As it turns out, Reggie Jackson was the starting point for ditching the clean-shaven look with the 1972 A's. Here's a great little story on Bronx Banter as to how Charlie Finley decided that he didn't want to have a confrontation with Reggie over his moustache so he got most of the team to grow one instead. Those A's teams were the last to win three World Series in a row until the Yanks did it in 1998-2000. Bill North was a major contributor in 1973-74.
And yes, Jeff Kent's stupid moustache makes him look like a washed up porn star.

Thursday, December 20, 2007

Here's what's that smart guy in Oakland is up to....

What's particularly embarrassing about Brian Sabean's incompetence is that it occurs in the shadow of Billy Beane's brilliance with a payroll that's half of what the Giants have; despite using 54 players last year due to decimating injuries, the A's were still 5 games better than the Giants at 76-86. Here's what Beane has up his sleeve as the A's prep for their move to Fremont in 2012. According to Cam Imnan of the Contra Costa Times, those plans don't include signing Barry Bonds in 2008.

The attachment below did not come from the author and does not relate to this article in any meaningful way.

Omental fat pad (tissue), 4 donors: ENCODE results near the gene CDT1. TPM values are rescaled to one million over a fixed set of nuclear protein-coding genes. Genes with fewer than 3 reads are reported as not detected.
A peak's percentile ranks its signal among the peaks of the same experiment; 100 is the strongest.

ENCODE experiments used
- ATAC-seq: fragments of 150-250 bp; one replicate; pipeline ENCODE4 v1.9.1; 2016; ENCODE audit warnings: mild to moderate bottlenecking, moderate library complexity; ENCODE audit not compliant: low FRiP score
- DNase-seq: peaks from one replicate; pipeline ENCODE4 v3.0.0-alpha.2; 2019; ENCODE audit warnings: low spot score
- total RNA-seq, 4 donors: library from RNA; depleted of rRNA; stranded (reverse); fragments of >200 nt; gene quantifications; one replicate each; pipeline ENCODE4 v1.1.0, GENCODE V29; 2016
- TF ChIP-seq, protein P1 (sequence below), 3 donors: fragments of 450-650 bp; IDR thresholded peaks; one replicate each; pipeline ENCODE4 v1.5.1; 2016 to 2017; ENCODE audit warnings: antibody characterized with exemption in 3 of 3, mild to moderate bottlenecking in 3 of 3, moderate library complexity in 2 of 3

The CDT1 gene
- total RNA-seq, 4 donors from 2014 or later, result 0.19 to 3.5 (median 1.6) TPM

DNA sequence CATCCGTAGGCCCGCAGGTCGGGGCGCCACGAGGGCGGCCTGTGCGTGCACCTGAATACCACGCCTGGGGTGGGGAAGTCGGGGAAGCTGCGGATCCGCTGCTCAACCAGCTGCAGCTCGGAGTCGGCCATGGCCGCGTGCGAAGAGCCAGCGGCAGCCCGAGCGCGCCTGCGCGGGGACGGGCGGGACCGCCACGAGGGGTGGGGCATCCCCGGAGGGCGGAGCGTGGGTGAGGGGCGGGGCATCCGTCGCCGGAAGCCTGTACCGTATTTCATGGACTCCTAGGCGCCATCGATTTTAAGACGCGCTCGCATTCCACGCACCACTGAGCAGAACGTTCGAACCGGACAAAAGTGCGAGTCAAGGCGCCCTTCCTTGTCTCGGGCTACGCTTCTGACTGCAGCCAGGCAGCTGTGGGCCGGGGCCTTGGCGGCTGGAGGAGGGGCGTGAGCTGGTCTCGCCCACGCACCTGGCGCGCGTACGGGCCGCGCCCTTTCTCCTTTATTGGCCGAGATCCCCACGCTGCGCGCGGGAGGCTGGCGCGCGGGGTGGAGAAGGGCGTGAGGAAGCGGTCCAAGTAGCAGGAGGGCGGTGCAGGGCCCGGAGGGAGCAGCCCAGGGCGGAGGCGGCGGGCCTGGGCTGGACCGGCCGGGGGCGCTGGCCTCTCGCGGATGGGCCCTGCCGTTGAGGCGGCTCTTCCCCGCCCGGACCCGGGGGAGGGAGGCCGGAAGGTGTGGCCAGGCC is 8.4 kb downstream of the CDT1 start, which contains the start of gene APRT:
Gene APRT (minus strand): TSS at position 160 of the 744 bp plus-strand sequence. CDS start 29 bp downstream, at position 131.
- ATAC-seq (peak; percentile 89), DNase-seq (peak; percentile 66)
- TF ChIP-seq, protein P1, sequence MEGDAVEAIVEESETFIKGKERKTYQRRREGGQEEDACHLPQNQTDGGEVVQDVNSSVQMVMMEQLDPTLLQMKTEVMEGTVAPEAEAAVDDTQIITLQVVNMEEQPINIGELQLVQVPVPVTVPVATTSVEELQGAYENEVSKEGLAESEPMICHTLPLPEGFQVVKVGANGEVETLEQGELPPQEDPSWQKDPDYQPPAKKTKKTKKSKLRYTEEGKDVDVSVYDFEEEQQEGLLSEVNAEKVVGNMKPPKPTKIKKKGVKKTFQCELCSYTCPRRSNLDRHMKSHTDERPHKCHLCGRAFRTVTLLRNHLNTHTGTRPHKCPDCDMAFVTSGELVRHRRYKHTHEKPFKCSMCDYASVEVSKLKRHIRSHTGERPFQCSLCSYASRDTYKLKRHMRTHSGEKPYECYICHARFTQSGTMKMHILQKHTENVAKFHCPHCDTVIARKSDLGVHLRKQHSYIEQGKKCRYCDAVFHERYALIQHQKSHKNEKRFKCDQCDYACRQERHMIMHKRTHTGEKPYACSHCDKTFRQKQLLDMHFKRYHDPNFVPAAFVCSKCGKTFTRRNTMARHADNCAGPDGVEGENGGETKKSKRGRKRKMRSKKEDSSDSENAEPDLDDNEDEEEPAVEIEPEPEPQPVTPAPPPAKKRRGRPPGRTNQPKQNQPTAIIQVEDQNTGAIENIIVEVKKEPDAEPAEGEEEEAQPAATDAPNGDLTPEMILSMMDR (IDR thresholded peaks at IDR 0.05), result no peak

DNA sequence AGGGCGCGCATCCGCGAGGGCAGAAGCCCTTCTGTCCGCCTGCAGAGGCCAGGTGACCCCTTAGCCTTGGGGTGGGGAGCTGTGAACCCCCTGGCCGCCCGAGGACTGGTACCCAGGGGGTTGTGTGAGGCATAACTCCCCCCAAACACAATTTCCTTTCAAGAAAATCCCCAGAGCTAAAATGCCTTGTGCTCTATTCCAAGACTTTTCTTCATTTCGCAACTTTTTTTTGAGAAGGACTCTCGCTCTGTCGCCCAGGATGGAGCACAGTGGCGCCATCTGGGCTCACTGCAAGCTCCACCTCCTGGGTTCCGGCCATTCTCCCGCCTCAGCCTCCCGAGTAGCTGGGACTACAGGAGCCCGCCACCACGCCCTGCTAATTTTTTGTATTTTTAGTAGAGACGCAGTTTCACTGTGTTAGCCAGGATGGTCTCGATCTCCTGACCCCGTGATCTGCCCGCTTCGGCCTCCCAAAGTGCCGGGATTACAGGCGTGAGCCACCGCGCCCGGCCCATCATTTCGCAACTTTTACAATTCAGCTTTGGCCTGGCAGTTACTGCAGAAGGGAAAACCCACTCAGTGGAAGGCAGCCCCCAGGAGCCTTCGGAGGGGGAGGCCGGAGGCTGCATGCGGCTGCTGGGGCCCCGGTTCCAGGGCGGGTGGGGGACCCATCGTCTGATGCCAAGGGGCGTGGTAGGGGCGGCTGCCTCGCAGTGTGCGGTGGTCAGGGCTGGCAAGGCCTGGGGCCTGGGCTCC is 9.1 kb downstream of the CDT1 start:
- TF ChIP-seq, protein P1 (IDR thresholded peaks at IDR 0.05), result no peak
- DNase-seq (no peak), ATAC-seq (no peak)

Here's what's really maddening if you're a Giants fan -- the A's had big injuries to virtually every top player they had (Chavez, Harden, Crosby, Street) and the club was still well enough constructed to go out and win 76 games. It was the first time since 1998 that they had finished under .500. And it looks like more talent's coming, like Daric Barton.

Wednesday, December 19, 2007

The worst GM in baseball


It's not just me who thinks the Giants are doomed as long as Brian "Brainiac" Sabean is in charge. Scott Jensen at Dougout Central posted a thread a week ago that asserts the same and goes into detail as to why. More than a dozen posters later, very little disagreement has emerged.

Scott makes the point that Sabean created a terrible team last year that's several years away from contending and then asks --

So what have you done this off season?
1. You were (according to reports) interested in signing Hideki Matsui. Why? If it’s because you think he’ll keep people in their seats while you rebuild, then kudos to you! Well thought out. But if it’s because you think you can win next year or in 2009, then, sour grapes to you. It will be a waste of money.